Tuesday, April 21, 2009

Miracle Baby

Wednesday, April 22, 2009


Sammamish, Washington - Dubbed the “Miracle Baby”, Vietnamese toddler Phung Thien Nhan, who was abandoned at birth and brutally mauled by wild animals, has once again lived up to his moniker. While it was believed that Thien Nhan’s testicles had been severed in the attack along with all of his penis and his right leg, recent tests performed by Thai specialists at Bangkok’s Preecha Aesthetic Institute revealed that the toddler, who is almost 3, has retained two undescended testicles.

This condition, in which the testicles are tucked up inside the body, exists in only about 3-4 percent of male babies at birth. Had Thien Nhan’s testicles descended normally, they would likely have been lost during the mauling.

Found 72 hours after his teenage mom had left him in a fallow field, his ravaged body covered with blood and ants, the infant was carried for two hours by motorbike over rough mountain roads to the closest hospital in Quang Nam, Vietnam. Somehow he survived, but in a cruel twist of fate was later released to the care of relatives who were unable to care for him.

When Vietnamese journalist Tran Mai Anh, 35, first met the boy, then aged 16 months, he was severely malnourished and suffering from chronic urinary tract, gut and skin infections. “After all that he had been through I could not bear to see him suffering like that,” says Ms. Tran. “I could not sleep at night thinking of him living in those conditions.”

Undaunted by challenges in a country where local adoptions are rare, Ms. Tran and her journalist husband Phung Quang Nghinh managed to legally adopt Thien Nhan when he was 20 months old. The child now lives in Hanoi along with the family’s two biological sons, aged 4 and 8. “At first Nhan was like a wild animal,” recalls Ms. Tran. “All he knew how to eat was cold rice and bananas. But he soon began to gain weight and his terrible rashes cleared up. He is now very bright, active and talkative.”

In August 2008, the Seattle-based charity Kids Without Borders and American philanthropist and longtime Hanoi resident Greig Craft helped to arrange urethral surgery for Thien Nhan at Dartmouth University Hospital in the United States. Thanks to this operation, for the first time in his young life Thien Nhan could urinate free of pain.

“Thien Nhan has overcome a great deal but many more challenges remain,” says Greig Craft. “Along with prosthetic care he will need multiple surgeries over the next 10 to 15 years to rebuild his genitals.”

To determine the next step in the toddler’s genital reconstruction, Mr. Craft organized the boy’s recent examination by internationally renowned Thai surgeon Dr. Preecha Tiwetranon, M.D. in Bangkok. Thien Nhan was also examined by experts in prosthetics, psychology, endocrinology and pediatrics.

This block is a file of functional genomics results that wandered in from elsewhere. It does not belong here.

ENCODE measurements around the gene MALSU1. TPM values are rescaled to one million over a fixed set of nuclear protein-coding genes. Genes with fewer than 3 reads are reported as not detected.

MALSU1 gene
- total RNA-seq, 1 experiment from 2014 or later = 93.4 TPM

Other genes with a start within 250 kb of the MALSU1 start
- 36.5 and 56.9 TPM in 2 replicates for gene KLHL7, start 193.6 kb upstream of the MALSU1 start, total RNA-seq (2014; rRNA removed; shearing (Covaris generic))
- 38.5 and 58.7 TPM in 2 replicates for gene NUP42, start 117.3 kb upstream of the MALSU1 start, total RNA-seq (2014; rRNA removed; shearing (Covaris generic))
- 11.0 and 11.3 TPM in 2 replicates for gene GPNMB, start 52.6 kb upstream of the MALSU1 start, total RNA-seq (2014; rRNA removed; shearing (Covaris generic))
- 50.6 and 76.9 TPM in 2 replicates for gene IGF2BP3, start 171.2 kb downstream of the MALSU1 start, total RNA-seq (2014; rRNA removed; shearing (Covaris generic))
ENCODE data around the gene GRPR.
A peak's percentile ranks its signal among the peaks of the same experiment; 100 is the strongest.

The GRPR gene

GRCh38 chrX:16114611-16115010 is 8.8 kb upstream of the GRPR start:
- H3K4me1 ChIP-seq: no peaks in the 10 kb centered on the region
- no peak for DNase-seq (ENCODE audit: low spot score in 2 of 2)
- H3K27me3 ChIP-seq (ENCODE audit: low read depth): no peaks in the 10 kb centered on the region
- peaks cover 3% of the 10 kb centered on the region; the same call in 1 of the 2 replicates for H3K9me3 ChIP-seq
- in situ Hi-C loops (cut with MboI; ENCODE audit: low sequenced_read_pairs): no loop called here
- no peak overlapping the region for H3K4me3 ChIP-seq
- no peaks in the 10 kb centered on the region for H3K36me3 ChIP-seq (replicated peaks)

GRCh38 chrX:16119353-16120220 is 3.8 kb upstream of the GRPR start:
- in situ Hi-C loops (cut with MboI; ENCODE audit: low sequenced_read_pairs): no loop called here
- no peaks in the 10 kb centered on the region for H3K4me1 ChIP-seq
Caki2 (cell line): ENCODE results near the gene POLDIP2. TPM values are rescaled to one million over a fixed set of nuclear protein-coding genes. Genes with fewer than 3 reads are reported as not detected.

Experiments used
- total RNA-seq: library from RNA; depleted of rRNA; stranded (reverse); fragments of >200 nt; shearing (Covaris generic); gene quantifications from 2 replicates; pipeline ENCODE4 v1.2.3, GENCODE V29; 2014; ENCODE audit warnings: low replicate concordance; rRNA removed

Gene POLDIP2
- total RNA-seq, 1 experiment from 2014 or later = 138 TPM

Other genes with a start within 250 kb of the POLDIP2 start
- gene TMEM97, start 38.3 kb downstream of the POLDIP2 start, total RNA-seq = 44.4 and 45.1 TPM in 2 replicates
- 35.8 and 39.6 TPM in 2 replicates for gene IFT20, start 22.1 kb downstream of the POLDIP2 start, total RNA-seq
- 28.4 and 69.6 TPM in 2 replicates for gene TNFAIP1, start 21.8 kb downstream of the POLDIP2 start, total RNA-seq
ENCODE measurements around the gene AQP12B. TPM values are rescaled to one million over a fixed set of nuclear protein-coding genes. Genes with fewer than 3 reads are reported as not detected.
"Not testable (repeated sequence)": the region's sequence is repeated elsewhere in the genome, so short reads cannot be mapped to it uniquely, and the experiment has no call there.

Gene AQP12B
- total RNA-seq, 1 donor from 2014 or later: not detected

“When we found out that he still had his testicles we could hardly believe it. We all cried a lot,” says Thien Nhan’s mom. “It was like God knew ahead of time that he would be bitten by wild animals and hid them inside his body.”

Despite the good news, various doctors have advised the family to consider gender reassignment. While plastic surgeons can create a penis that looks natural, they warn that the reconstructed organ will have 90 percent less sensation than normal. “We do not agree to turn him into a girl,” says Ms. Tran. “Thien Nhan’s character and way of thinking and behaving are very obviously male. If we changed him into a female and then found that in 20 years he couldn’t accept it, we would all feel terrible.”

Approximately one third of the boy’s penis remains intact and the family hopes that by the time he reaches adolescence, technology will have advanced enough to allow the reconstruction of a functioning, sensate penis. They are currently investigating advances in transplants and stem cell research.

Next month, the tot will return to Bangkok for more tests in preparation for surgery to create a scrotum and bring down his testicles. “We hope that if we can raise enough money and gain the support of pioneering doctors, Thien Nhan will one day become a fully functioning man,” says his mom. “Medical techniques keep improving with new research in tissue regeneration and organ transplants. He has defied the odds so far so why not continue to hope for the best?”

A special fund to cover medical treatment for Thien Nhan has been created. Ongoing fundraising efforts are led by Kids Without Borders (www.KidsWithNoBorders.org), a U.S based non-governmental organization; and the Asia Injury Prevention Foundation (www.asiainjury.org), founded and managed by Mr. Craft.

Film star Michelle Yeoh lends encouragement to Thien Nhan and his adoptive parents:
Other video about Thien Nhan:

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